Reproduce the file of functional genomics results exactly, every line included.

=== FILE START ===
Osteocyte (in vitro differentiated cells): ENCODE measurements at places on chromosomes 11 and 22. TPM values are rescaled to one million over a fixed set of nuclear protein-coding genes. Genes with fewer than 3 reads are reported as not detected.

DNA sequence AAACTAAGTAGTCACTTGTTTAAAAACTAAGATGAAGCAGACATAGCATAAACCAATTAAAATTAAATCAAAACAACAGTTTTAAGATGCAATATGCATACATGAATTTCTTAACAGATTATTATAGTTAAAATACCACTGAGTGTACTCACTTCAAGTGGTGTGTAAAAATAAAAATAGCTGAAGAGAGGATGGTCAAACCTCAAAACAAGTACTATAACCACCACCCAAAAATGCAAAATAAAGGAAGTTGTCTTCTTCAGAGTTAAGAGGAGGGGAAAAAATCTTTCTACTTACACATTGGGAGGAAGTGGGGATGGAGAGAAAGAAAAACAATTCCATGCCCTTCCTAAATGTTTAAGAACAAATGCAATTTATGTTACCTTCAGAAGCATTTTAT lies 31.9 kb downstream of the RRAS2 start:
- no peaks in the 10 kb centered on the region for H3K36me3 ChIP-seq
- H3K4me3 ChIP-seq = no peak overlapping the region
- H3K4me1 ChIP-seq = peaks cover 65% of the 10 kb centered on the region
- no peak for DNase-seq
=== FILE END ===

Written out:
Osteocyte (in vitro differentiated cells): ENCODE measurements at places on chromosomes 11 and 22. TPM values are rescaled to one million over a fixed set of nuclear protein-coding genes. Genes with fewer than 3 reads are reported as not detected.

DNA sequence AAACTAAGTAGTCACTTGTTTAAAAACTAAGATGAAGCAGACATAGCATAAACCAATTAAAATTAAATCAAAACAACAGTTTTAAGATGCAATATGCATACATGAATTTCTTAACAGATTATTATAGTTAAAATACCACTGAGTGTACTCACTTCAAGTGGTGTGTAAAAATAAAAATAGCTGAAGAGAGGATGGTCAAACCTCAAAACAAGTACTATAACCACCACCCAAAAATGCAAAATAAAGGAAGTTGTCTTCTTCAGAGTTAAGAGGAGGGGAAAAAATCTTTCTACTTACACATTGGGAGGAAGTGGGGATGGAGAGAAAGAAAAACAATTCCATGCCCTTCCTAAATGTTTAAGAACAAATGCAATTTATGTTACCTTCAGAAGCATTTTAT lies 31.9 kb downstream of the RRAS2 start:
- no peaks in the 10 kb centered on the region for H3K36me3 ChIP-seq
- H3K4me3 ChIP-seq = no peak overlapping the region
- H3K4me1 ChIP-seq = peaks cover 65% of the 10 kb centered on the region
- no peak for DNase-seq